Members of the Maryland Racing Commission voiced concern Tuesday for the coming bankruptcy auction of Magna Entertainment Corp.'s three in-state racing properties - Pimlico Race Course, Laurel Park and the Bowie Training Center - during their monthly meeting at Laurel Park.
Last week Magna received permission from a bankruptcy judge to auction its Maryland tracks early next year with the provision that buyers promise to keep the Preakness in Maryland. The Maryland legislature this year passed a law granting the government rights to seize the Preakness under eminent domain in an effort to ensure that the middle leg of racing's Triple Crown remains in the state.
That law also gives Maryland the right of first refusal on the sale and says it can match the best offer if it feels it is in the best interest of the state and its horse racing industry.
"I think the most pressing concern is, No. 1, that whoever purchases the racetracks certainly abides by the will that the Preakness continues to run and never leaves," Maryland Racing Commission executive director Mike Hopkins said. "And No. 2, they would all feel much more relaxed if whoever purchases the properties purchases all three of them and that they not be sold separately."
Maryland Jockey Club president Tom Chuckas said he believes the goal "is to sell the properties as one unit," but added, "it could go either way."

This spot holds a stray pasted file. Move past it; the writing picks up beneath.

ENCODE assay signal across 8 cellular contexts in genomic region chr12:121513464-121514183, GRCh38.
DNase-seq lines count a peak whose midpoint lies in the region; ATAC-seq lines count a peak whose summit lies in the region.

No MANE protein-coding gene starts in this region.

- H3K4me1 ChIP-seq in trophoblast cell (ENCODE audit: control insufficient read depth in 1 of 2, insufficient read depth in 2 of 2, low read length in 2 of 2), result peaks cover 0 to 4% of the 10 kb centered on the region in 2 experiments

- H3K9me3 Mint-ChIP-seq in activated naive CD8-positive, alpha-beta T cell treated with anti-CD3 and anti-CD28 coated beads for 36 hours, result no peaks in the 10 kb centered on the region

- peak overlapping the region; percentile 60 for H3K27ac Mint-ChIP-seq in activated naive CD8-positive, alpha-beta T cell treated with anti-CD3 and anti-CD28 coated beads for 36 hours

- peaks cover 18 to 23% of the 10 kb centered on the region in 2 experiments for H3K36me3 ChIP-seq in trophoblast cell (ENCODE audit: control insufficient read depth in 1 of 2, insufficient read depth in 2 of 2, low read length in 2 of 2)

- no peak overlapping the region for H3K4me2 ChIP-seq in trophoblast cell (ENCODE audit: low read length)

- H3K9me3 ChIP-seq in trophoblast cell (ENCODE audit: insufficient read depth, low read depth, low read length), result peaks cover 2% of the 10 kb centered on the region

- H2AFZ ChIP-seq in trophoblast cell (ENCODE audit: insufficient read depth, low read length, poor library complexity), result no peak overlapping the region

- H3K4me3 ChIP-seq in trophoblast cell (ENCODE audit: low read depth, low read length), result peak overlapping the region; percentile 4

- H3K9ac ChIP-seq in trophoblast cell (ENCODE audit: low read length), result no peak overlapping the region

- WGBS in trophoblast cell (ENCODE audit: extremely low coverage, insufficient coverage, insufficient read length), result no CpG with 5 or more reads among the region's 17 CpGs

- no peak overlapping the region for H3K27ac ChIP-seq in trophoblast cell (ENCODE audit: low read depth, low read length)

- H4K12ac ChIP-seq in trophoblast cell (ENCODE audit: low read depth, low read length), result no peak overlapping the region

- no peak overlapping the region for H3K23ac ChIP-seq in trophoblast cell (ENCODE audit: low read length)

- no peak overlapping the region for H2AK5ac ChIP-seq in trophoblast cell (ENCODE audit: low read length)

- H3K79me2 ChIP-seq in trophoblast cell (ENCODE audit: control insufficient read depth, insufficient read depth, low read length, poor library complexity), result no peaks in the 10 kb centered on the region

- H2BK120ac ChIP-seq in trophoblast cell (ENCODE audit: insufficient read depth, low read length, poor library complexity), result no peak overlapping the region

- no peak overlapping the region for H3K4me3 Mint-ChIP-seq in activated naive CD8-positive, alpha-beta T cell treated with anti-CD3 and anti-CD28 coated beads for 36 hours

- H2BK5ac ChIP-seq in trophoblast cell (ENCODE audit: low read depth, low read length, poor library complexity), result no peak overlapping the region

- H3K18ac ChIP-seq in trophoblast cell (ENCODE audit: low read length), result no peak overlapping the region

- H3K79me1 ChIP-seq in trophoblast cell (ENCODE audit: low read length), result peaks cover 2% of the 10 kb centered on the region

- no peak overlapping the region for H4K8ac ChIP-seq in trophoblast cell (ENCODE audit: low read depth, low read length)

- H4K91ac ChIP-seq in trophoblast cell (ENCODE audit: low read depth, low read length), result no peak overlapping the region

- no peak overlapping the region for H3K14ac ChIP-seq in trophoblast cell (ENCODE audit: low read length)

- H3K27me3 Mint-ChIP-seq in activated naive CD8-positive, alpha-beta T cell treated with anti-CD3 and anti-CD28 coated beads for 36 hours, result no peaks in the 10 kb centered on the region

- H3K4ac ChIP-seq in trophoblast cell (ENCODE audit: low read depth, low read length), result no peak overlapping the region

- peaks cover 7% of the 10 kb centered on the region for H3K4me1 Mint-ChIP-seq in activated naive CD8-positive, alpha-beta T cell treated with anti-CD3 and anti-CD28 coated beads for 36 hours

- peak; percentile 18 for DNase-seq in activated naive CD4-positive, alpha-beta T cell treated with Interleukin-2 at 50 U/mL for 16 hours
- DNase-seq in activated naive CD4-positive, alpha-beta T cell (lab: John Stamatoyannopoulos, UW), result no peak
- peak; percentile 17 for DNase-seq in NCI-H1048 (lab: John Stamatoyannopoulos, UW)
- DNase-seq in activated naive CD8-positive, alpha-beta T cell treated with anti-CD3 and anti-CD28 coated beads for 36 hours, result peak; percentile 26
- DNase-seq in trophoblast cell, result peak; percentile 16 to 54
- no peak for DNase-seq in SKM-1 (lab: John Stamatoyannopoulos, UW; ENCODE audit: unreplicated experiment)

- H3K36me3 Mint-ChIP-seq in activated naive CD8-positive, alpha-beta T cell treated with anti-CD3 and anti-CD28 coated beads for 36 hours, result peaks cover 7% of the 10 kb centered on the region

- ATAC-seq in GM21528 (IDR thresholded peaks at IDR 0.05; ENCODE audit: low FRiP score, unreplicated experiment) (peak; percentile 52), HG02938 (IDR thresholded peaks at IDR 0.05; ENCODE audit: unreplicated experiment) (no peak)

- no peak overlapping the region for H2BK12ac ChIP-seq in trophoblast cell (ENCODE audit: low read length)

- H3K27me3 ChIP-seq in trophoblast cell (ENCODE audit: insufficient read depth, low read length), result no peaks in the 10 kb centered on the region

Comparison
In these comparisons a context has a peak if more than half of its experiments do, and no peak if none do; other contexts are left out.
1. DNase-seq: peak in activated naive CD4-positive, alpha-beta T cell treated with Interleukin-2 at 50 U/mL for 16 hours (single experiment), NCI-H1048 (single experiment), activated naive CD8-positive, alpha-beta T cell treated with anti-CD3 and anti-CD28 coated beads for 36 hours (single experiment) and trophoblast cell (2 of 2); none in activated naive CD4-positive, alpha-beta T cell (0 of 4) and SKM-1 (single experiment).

The commission must approve a license for any owner to operate live racing at Maryland's racetracks.
Commission member Mary Louise Preis wondered, "What happens if [after doing the required background check] we don't license the buyer?"
Asked whether lack of commission approval would void the bankruptcy sale, senior assistant attorney general Bruce C. Spizler said it would all depend on the specifics of the court order.
"No one could force anyone to conduct racing," Spizler said. "So if someone purchased the racetrack and decided not to conduct racing but to develop the property, that would be within their prerogative, although I have not seen the order of the court, yet it sounds like the terms of the bidding will include the continuation of conducting the Preakness here.
"If that's the case, then it would seem the person would have to continue to conduct racing, at least to some extent, at Pimlico."
Bids for the properties must be received by Nov. 2 and released to the state Dec. 7. The state then has 60 days to review the bids. The auction is set for Jan. 8.
The commission also approved racing dates for Ocean Downs, which asked for 40 days of live racing - as it has traditionally done - between Jan. 1 and Dec. 31, 2010. Dates for Maryland's thoroughbred tracks are to be finalized at the next commission meeting Nov. 10.
Notes: : The commission also approved padded whips, a much kinder whip, as the standard for Maryland tracks. ... It also asked Maryland State Lottery director Buddy Roogow to use language in ads and on the lottery's Web site encouraging people who play the Race Track game to come see the real thing at Maryland tracks, a request Roogow agreed to.